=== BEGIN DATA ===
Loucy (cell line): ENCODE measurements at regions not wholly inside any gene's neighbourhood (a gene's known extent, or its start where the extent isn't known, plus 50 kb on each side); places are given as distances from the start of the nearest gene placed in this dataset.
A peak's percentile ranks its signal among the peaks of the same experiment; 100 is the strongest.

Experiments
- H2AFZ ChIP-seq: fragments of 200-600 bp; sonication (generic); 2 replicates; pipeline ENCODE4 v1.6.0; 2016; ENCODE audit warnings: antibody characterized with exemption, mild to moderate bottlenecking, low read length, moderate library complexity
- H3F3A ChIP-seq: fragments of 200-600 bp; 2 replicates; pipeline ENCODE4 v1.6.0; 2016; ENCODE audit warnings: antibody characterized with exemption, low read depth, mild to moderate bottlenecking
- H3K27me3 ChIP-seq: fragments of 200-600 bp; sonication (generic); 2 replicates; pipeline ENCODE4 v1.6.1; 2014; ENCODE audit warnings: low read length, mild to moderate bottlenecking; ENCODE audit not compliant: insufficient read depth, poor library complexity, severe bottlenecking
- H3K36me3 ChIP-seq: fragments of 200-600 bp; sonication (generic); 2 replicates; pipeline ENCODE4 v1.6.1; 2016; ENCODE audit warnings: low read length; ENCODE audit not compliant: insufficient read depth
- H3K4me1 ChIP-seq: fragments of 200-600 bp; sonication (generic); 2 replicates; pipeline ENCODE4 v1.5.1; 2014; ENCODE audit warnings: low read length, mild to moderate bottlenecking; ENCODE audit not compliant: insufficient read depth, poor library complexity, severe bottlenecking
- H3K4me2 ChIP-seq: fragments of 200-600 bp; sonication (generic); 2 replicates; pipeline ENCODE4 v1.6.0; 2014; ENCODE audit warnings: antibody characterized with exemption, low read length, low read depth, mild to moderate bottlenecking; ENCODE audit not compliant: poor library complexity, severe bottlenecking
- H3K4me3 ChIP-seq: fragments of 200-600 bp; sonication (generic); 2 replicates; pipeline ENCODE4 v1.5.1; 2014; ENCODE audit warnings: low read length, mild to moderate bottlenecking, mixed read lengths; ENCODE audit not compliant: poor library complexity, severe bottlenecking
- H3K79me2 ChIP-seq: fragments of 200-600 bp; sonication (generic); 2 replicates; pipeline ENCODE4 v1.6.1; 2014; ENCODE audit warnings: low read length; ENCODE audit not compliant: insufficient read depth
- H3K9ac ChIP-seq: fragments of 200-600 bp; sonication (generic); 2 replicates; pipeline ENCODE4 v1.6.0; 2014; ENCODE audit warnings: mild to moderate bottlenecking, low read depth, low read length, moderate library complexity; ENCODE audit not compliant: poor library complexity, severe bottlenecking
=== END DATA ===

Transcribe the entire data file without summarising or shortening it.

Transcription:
Loucy (cell line): ENCODE measurements at regions not wholly inside any gene's neighbourhood (a gene's known extent, or its start where the extent isn't known, plus 50 kb on each side); places are given as distances from the start of the nearest gene placed in this dataset.
A peak's percentile ranks its signal among the peaks of the same experiment; 100 is the strongest.

Experiments
- H2AFZ ChIP-seq: fragments of 200-600 bp; sonication (generic); 2 replicates; pipeline ENCODE4 v1.6.0; 2016; ENCODE audit warnings: antibody characterized with exemption, mild to moderate bottlenecking, low read length, moderate library complexity
- H3F3A ChIP-seq: fragments of 200-600 bp; 2 replicates; pipeline ENCODE4 v1.6.0; 2016; ENCODE audit warnings: antibody characterized with exemption, low read depth, mild to moderate bottlenecking
- H3K27me3 ChIP-seq: fragments of 200-600 bp; sonication (generic); 2 replicates; pipeline ENCODE4 v1.6.1; 2014; ENCODE audit warnings: low read length, mild to moderate bottlenecking; ENCODE audit not compliant: insufficient read depth, poor library complexity, severe bottlenecking
- H3K36me3 ChIP-seq: fragments of 200-600 bp; sonication (generic); 2 replicates; pipeline ENCODE4 v1.6.1; 2016; ENCODE audit warnings: low read length; ENCODE audit not compliant: insufficient read depth
- H3K4me1 ChIP-seq: fragments of 200-600 bp; sonication (generic); 2 replicates; pipeline ENCODE4 v1.5.1; 2014; ENCODE audit warnings: low read length, mild to moderate bottlenecking; ENCODE audit not compliant: insufficient read depth, poor library complexity, severe bottlenecking
- H3K4me2 ChIP-seq: fragments of 200-600 bp; sonication (generic); 2 replicates; pipeline ENCODE4 v1.6.0; 2014; ENCODE audit warnings: antibody characterized with exemption, low read length, low read depth, mild to moderate bottlenecking; ENCODE audit not compliant: poor library complexity, severe bottlenecking
- H3K4me3 ChIP-seq: fragments of 200-600 bp; sonication (generic); 2 replicates; pipeline ENCODE4 v1.5.1; 2014; ENCODE audit warnings: low read length, mild to moderate bottlenecking, mixed read lengths; ENCODE audit not compliant: poor library complexity, severe bottlenecking
- H3K79me2 ChIP-seq: fragments of 200-600 bp; sonication (generic); 2 replicates; pipeline ENCODE4 v1.6.1; 2014; ENCODE audit warnings: low read length; ENCODE audit not compliant: insufficient read depth
- H3K9ac ChIP-seq: fragments of 200-600 bp; sonication (generic); 2 replicates; pipeline ENCODE4 v1.6.0; 2014; ENCODE audit warnings: mild to moderate bottlenecking, low read depth, low read length, moderate library complexity; ENCODE audit not compliant: poor library complexity, severe bottlenecking